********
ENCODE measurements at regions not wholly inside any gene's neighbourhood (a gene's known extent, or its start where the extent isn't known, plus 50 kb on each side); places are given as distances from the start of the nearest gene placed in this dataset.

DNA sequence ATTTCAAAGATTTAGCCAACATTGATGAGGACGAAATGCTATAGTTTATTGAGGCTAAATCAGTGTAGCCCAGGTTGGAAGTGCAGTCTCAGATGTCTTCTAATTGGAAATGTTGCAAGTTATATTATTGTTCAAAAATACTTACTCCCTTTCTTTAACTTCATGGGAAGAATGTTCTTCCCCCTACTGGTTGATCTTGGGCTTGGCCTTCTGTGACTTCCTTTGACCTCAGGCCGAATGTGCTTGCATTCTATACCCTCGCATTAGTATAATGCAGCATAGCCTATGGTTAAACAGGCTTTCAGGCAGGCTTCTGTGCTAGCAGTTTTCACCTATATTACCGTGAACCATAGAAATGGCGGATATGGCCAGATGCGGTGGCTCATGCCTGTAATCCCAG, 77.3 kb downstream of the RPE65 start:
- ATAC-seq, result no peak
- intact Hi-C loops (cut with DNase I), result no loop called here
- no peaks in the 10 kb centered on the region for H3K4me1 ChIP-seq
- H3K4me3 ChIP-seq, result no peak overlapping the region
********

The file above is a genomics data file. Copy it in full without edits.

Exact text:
ENCODE measurements at regions not wholly inside any gene's neighbourhood (a gene's known extent, or its start where the extent isn't known, plus 50 kb on each side); places are given as distances from the start of the nearest gene placed in this dataset.

DNA sequence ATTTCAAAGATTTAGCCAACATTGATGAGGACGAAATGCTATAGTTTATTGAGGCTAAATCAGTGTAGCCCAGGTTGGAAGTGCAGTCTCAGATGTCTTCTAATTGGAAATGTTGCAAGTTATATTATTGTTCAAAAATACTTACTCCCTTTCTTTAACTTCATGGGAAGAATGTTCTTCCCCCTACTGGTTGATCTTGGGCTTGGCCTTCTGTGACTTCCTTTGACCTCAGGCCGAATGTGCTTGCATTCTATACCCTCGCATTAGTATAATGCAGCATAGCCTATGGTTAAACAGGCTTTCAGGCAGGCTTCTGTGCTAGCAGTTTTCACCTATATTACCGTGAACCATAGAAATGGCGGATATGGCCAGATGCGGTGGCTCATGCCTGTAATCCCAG, 77.3 kb downstream of the RPE65 start:
- ATAC-seq, result no peak
- intact Hi-C loops (cut with DNase I), result no loop called here
- no peaks in the 10 kb centered on the region for H3K4me1 ChIP-seq
- H3K4me3 ChIP-seq, result no peak overlapping the region